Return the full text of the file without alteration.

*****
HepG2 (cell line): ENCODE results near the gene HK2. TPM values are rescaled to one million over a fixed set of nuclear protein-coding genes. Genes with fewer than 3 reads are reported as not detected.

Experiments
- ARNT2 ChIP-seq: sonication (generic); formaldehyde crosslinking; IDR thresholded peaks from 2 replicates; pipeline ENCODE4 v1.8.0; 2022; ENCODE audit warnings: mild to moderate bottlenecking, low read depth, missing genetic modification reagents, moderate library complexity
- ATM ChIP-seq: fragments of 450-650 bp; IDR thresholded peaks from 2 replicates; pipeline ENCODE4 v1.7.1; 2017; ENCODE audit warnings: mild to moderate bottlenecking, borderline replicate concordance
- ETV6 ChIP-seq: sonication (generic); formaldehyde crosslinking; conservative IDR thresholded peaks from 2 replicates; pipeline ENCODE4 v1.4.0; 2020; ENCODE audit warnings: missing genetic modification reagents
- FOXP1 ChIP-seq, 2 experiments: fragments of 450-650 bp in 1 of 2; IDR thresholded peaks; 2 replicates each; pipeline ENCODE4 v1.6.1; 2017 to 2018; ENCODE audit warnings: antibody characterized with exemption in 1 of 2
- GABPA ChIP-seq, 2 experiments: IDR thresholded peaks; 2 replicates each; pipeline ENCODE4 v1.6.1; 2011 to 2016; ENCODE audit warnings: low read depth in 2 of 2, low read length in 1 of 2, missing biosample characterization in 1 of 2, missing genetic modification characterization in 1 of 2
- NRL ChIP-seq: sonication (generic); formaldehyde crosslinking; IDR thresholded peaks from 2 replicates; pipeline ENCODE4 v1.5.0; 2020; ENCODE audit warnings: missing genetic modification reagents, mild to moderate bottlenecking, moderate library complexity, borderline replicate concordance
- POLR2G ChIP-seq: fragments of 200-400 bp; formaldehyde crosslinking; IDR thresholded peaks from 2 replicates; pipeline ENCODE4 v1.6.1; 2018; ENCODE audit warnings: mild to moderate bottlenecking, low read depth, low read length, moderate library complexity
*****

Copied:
HepG2 (cell line): ENCODE results near the gene HK2. TPM values are rescaled to one million over a fixed set of nuclear protein-coding genes. Genes with fewer than 3 reads are reported as not detected.

Experiments
- ARNT2 ChIP-seq: sonication (generic); formaldehyde crosslinking; IDR thresholded peaks from 2 replicates; pipeline ENCODE4 v1.8.0; 2022; ENCODE audit warnings: mild to moderate bottlenecking, low read depth, missing genetic modification reagents, moderate library complexity
- ATM ChIP-seq: fragments of 450-650 bp; IDR thresholded peaks from 2 replicates; pipeline ENCODE4 v1.7.1; 2017; ENCODE audit warnings: mild to moderate bottlenecking, borderline replicate concordance
- ETV6 ChIP-seq: sonication (generic); formaldehyde crosslinking; conservative IDR thresholded peaks from 2 replicates; pipeline ENCODE4 v1.4.0; 2020; ENCODE audit warnings: missing genetic modification reagents
- FOXP1 ChIP-seq, 2 experiments: fragments of 450-650 bp in 1 of 2; IDR thresholded peaks; 2 replicates each; pipeline ENCODE4 v1.6.1; 2017 to 2018; ENCODE audit warnings: antibody characterized with exemption in 1 of 2
- GABPA ChIP-seq, 2 experiments: IDR thresholded peaks; 2 replicates each; pipeline ENCODE4 v1.6.1; 2011 to 2016; ENCODE audit warnings: low read depth in 2 of 2, low read length in 1 of 2, missing biosample characterization in 1 of 2, missing genetic modification characterization in 1 of 2
- NRL ChIP-seq: sonication (generic); formaldehyde crosslinking; IDR thresholded peaks from 2 replicates; pipeline ENCODE4 v1.5.0; 2020; ENCODE audit warnings: missing genetic modification reagents, mild to moderate bottlenecking, moderate library complexity, borderline replicate concordance
- POLR2G ChIP-seq: fragments of 200-400 bp; formaldehyde crosslinking; IDR thresholded peaks from 2 replicates; pipeline ENCODE4 v1.6.1; 2018; ENCODE audit warnings: mild to moderate bottlenecking, low read depth, low read length, moderate library complexity